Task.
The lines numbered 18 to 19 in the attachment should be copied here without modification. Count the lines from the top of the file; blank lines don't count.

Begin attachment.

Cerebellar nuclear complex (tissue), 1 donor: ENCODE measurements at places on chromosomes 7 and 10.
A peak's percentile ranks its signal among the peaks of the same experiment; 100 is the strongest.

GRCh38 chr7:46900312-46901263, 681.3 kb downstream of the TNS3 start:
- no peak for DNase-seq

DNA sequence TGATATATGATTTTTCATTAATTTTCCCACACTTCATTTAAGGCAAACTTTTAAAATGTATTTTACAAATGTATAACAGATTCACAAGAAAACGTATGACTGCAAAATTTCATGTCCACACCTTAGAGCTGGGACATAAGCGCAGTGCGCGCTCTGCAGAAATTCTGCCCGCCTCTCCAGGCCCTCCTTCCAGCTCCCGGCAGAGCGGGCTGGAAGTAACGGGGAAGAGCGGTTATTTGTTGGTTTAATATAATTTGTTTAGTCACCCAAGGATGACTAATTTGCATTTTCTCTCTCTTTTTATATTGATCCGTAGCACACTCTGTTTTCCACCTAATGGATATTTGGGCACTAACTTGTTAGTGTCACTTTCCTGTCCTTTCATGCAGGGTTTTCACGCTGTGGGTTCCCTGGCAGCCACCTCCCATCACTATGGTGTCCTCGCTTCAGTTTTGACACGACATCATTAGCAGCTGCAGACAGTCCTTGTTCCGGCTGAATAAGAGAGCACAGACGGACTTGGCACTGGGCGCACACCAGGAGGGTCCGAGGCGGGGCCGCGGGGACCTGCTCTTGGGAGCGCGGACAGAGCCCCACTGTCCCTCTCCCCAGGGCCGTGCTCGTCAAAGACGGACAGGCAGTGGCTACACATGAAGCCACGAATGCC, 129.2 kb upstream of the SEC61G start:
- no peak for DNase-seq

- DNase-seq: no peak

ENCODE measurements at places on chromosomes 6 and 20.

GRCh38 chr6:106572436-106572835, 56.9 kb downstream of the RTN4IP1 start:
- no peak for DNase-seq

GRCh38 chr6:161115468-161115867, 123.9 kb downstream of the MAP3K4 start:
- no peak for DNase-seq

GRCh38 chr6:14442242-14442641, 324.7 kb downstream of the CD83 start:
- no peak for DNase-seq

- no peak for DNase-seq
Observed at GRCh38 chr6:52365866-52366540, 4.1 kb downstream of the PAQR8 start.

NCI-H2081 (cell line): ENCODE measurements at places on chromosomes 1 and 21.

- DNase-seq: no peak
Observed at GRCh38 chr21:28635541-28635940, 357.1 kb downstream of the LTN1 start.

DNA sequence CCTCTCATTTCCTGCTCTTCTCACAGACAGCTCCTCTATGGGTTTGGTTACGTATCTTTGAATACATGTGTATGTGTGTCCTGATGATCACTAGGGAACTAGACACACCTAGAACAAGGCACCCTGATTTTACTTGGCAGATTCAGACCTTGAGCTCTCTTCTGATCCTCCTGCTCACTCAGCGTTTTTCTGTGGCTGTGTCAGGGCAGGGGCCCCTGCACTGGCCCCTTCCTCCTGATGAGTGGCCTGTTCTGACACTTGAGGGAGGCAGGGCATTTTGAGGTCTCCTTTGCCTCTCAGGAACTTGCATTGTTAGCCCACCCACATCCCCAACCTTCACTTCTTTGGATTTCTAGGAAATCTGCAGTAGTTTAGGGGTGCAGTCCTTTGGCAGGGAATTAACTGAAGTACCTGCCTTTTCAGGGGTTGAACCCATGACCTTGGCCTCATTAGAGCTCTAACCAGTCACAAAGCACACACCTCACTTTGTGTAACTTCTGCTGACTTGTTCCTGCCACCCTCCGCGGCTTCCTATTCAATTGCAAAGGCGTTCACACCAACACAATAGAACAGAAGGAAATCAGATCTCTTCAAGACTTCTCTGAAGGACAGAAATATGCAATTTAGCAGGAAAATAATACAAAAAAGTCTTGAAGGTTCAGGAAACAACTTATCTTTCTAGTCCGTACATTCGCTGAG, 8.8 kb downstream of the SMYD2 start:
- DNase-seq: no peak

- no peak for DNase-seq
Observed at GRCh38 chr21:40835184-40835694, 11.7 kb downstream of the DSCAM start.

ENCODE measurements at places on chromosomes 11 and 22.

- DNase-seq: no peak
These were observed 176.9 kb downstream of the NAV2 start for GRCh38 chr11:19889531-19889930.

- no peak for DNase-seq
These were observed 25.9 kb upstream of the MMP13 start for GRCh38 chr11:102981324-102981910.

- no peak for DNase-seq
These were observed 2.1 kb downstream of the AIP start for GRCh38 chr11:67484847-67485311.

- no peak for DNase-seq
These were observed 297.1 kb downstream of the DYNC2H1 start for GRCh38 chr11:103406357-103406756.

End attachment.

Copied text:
- DNase-seq: no peak
Observed at GRCh38 chr21:28635541-28635940, 357.1 kb downstream of the LTN1 start.